I feel like Chenin Blanc often gets a bit left behind. No one has that much of an opinion about it. You’ll have people jumping up and down saying how much they luuuurve Sauvignon Blanc or Chablis and how much they HATE Riesling (remember you don’t really though) but when it gets to Chenin it rather feels like all you get is a shrug of the shoulders, and a resounding “we don’t care”. It probably doesn’t help that it is the second wine on almost every wine list in the country, the one that proves it’s not quite as bad as the house but not worth you spending any good money on. Poor Chenin Blanc, that’s just not fair.

It’s a tricky sort of grape; uneven ripening can be a problem for the grower; and for the consumer it can vary hugely in style. If this was Chenin Blanc week then I would go into more detail but I feel like there’ll be a better opportunity for this in the future (and on a week where I’ve been a bit more organised). Traditionally it was planted in the Loire Valley, most notably Vouvray, where it produces a variety of styles from the steely dry to the sweet, depending in how ripe the grapes are before they are picked and pressed. The more overripe they become, the more sugar in the grapes and the sweeter the resulting wine will be. If it’s dry you’re after, look for ‘sec’ on the bottle, ‘demi-sec’ = off-dry etc. In the New World, Chenin Blanc seems to have found its natural home in South Africa where it is produced to varying levels of quality.

This week I drank the La Grille Chenin Blanc from the Loire Valley and the Crow’s Fountain Chenin Blanc from Stellenbosch. Very different in style but both really quite good. The La Grille is off-dry with a floral and peachy character. Despite the hint of sweetness it is fresh, clean and elegant and pretty good for £5.99 – find out on Thursday what I had to eat with it! The Crow’s Fountain was a bit more expensive and a much fuller style of Chenin. The nose literally makes your mouth water (a good sign) with aromas of ripe apples, melon and a streak of minerailty. It is dry and the body is much fuller than the La Grille with a slight spice to the palate from the oak. There could be a bit more intensity of flavour here but it is really rather good. This would go well with barbecued or flame grilled chicken due the the slight spice from the oak.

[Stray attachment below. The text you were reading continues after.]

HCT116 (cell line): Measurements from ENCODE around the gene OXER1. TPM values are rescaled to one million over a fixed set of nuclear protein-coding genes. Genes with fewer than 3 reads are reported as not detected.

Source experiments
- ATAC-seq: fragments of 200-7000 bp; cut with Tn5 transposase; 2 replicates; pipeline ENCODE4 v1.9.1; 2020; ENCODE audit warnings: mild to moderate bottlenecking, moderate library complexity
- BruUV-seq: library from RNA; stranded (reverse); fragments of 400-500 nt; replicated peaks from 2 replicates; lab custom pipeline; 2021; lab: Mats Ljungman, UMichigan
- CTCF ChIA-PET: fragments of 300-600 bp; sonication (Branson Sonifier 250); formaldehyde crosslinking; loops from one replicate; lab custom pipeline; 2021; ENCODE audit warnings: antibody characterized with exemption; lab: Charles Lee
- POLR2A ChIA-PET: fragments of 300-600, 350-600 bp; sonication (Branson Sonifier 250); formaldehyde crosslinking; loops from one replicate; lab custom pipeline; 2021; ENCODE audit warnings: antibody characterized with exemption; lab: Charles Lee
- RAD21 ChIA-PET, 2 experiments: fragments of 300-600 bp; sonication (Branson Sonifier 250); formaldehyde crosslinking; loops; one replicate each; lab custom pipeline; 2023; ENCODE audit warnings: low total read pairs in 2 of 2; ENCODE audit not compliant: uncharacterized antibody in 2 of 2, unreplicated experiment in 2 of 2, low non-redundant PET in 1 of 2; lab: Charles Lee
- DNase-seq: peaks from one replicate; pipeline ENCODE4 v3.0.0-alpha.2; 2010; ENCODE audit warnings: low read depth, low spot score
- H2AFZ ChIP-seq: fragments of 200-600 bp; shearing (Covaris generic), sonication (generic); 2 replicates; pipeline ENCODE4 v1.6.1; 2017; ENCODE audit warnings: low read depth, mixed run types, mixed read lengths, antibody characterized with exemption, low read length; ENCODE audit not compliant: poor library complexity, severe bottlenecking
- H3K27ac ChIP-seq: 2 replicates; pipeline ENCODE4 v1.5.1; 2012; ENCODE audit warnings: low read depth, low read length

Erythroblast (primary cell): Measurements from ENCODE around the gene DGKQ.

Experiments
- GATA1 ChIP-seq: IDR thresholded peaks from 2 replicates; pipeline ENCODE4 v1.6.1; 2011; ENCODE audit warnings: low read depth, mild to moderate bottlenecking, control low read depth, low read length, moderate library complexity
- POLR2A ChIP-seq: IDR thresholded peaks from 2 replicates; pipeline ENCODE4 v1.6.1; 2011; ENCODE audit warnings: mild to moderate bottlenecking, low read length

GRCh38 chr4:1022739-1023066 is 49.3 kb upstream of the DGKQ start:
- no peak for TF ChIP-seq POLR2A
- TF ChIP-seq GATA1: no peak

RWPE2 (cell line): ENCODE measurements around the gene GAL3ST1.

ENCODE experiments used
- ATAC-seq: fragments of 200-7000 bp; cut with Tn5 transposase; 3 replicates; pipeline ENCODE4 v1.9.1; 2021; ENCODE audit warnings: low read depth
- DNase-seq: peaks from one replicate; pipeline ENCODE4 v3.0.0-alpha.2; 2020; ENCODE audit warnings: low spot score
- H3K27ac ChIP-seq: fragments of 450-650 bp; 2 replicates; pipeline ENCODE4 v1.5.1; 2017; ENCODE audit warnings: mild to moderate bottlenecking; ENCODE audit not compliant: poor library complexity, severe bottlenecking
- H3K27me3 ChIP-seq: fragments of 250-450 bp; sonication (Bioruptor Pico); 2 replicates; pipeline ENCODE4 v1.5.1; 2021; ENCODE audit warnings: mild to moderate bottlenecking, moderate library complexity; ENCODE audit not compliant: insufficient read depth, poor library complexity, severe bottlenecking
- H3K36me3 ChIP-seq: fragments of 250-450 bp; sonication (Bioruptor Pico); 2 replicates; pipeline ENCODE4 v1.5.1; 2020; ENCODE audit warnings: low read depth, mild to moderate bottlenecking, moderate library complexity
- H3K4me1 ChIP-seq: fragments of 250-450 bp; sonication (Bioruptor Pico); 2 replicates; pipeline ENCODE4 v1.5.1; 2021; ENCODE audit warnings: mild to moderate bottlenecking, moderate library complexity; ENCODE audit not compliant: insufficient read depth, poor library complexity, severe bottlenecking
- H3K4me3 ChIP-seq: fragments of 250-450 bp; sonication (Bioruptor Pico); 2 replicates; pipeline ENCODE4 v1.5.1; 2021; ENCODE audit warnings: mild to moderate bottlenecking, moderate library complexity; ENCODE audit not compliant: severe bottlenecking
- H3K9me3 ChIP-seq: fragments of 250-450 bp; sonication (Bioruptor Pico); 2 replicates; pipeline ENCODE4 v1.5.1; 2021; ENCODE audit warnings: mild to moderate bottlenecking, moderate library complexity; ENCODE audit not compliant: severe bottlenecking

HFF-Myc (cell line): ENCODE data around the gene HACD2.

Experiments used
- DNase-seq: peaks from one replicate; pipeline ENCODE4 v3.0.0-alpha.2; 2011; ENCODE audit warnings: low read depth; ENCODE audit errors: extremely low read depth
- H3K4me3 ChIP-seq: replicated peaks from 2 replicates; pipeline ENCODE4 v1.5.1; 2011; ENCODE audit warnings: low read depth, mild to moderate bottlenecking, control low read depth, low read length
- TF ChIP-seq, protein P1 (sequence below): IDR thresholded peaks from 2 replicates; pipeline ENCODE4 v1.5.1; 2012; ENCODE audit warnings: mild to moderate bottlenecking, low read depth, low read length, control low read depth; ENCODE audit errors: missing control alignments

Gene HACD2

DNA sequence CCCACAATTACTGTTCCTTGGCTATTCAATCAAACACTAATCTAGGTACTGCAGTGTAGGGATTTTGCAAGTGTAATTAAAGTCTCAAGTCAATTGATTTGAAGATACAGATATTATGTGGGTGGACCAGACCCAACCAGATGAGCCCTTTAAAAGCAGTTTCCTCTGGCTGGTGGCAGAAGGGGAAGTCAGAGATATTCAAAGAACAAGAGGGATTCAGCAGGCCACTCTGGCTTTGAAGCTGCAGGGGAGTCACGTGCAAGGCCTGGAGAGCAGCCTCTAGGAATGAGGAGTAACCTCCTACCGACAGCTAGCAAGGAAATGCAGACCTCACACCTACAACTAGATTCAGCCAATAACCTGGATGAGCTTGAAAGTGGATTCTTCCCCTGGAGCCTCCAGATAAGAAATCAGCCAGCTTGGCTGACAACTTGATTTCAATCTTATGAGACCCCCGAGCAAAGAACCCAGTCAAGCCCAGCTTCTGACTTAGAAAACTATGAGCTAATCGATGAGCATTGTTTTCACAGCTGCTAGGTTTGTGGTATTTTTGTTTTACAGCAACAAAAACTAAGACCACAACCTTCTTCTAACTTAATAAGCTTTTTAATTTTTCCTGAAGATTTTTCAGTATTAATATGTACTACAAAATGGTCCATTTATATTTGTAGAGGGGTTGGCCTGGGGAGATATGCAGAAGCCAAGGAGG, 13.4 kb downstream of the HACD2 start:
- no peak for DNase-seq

My Mexican wine was generously given to me by one of my clients this afternoon after I spotted it on his wine list. You don’t come across Mexican wine that often (certainly not in Sainsbury’s local) and I have only tried a handful. This wine is made by a producer called L.A. Cetto, the grape is Petite Sirah and it comes from Baja California. Baja California is just a hop down the coast from better known vine-growing sites such as the Napa Valley. I was a little baffled by the Petite Sirah (note this is not quite the same as the more recognisable Syrah) but it is a grape otherwise known as Durif that is widely planted in both North and South America. The nose is very plummy, as is the palate, with chunky tannins and a slightly medicinal and herbaceous edge. This doesn’t feel like a ‘quality wine’ but is perfectly pleasant. At the very least I feel like I’ve learnt something new today.

Annoyingly L.A. Cetto also make a Chenin Blanc so it could have been Chenin Blanc week after all! Maybe we’ll try that next time.